Mercury is silvery like most metals.
I know no use for mercury in mechanical drafting. I could imagine some conductive ink loaded with a metal powder.
It doesn't wet glass
. Do I see on the pictures that the unknown liquid adheres to the bottle?
Mercury is very
dense to our senses. Denser than steel, copper and lead. Does it feel heavier than the same volume of steel, if you're used to it? Or can you weigh the full bottle and measure its outer dimensions and estimate the inner? By shaking gently the bottle sidewise, do you feel forces much stronger than with water?
A simple test (you're not supposed to sniff the vapours for hours) is to plunge two ohmmeter electrodes in the thing, or preferably two copper wires.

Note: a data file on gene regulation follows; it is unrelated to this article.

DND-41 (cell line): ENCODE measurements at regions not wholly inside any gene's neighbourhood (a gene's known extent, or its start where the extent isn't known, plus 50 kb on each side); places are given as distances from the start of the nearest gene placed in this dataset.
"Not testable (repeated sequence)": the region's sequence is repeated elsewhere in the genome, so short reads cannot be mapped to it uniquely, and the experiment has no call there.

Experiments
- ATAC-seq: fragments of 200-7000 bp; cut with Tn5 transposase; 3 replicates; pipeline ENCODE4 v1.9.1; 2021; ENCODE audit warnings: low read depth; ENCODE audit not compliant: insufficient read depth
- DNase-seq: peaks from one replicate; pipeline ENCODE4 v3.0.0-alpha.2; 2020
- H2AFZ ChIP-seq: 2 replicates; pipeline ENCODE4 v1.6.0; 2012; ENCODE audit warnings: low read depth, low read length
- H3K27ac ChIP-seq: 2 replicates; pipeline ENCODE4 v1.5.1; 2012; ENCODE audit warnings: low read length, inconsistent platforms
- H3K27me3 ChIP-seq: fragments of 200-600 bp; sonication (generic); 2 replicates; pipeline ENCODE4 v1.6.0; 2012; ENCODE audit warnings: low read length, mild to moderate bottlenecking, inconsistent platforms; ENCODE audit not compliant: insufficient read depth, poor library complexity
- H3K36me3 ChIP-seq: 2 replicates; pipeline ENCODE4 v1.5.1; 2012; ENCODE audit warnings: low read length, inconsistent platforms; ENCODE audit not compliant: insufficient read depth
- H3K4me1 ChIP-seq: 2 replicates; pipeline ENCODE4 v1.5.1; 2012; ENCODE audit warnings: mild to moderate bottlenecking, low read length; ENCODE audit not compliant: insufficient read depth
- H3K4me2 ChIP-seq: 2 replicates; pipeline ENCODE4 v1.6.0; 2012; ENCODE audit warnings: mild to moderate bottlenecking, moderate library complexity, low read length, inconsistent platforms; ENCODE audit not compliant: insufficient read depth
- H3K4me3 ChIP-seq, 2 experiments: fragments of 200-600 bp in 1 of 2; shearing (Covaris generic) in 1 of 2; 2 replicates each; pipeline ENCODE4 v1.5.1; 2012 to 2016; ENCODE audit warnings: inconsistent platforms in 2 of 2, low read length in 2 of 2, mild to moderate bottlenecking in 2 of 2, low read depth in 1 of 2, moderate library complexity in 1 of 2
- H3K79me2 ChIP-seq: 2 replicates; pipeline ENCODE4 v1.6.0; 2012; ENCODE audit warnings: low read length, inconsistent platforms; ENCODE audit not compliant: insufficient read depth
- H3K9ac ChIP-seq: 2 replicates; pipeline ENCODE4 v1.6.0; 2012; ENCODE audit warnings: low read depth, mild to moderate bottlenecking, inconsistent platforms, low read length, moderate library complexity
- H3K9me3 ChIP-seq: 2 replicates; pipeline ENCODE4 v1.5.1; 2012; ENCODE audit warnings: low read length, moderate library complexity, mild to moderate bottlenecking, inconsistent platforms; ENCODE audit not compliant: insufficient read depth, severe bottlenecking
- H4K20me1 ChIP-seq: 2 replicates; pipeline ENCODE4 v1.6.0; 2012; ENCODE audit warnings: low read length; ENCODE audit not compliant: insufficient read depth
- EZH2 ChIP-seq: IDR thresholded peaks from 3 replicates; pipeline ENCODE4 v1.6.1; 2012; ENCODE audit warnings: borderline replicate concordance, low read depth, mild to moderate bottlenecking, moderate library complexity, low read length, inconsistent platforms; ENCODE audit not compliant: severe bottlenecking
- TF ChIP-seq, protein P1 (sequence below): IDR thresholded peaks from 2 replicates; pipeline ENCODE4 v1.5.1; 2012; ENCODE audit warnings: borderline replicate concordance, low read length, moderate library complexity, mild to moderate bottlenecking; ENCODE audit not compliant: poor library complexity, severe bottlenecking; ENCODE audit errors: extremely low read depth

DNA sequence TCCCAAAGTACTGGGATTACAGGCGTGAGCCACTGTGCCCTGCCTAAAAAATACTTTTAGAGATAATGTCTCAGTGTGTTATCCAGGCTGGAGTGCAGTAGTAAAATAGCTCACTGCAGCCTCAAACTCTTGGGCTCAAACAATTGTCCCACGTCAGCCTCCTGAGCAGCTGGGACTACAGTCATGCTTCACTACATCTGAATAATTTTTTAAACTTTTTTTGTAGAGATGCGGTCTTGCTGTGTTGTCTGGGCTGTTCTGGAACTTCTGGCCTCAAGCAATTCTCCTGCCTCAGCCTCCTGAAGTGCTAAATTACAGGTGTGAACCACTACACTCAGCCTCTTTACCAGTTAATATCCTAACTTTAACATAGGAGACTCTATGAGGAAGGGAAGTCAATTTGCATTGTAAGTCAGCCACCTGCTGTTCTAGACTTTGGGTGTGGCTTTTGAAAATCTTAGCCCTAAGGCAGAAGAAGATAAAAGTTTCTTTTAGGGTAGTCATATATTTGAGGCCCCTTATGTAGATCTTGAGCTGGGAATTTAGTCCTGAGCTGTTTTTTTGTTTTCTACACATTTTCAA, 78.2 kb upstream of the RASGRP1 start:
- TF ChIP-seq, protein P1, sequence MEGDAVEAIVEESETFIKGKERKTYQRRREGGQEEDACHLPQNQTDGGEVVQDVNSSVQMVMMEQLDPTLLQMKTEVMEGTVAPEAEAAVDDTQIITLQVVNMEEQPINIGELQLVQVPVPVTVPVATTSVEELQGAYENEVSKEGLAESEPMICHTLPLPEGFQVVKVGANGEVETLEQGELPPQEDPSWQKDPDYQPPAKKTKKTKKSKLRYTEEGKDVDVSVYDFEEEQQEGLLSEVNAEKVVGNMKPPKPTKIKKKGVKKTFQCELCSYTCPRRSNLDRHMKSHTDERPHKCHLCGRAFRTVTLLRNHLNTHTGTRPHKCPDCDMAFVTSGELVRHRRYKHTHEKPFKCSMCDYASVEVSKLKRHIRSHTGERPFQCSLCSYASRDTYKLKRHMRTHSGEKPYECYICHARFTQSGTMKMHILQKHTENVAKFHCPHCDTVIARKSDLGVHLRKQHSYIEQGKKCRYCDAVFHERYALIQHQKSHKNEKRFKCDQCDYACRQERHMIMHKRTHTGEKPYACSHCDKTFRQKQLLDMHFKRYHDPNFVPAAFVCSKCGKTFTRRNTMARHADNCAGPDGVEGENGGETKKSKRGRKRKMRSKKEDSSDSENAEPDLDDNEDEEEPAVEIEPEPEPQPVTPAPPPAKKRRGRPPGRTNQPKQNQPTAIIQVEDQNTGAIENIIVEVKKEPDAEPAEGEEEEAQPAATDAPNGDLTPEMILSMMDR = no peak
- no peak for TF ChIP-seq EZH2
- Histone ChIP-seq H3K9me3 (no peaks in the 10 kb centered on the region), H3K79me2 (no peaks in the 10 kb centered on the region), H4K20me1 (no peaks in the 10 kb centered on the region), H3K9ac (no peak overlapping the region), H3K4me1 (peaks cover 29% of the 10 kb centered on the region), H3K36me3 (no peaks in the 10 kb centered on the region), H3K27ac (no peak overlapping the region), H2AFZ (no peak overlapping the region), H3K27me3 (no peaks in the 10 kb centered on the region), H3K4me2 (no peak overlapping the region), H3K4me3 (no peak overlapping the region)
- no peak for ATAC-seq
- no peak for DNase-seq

- If the resistance is zero Ω, it's a liquid metal, probably mercury, or possibly a gallium alloy.
- At 1Ω to few MΩ, it's an ionic liquid.
- Over the MΩ, it's a non-ionic liquid.
In an other test, a drop of mercury reacts with aluminium to make an alloy. It punches slowly through an aluminium wrapping foil. Unfortunately, this takes some liquid outside the bottle.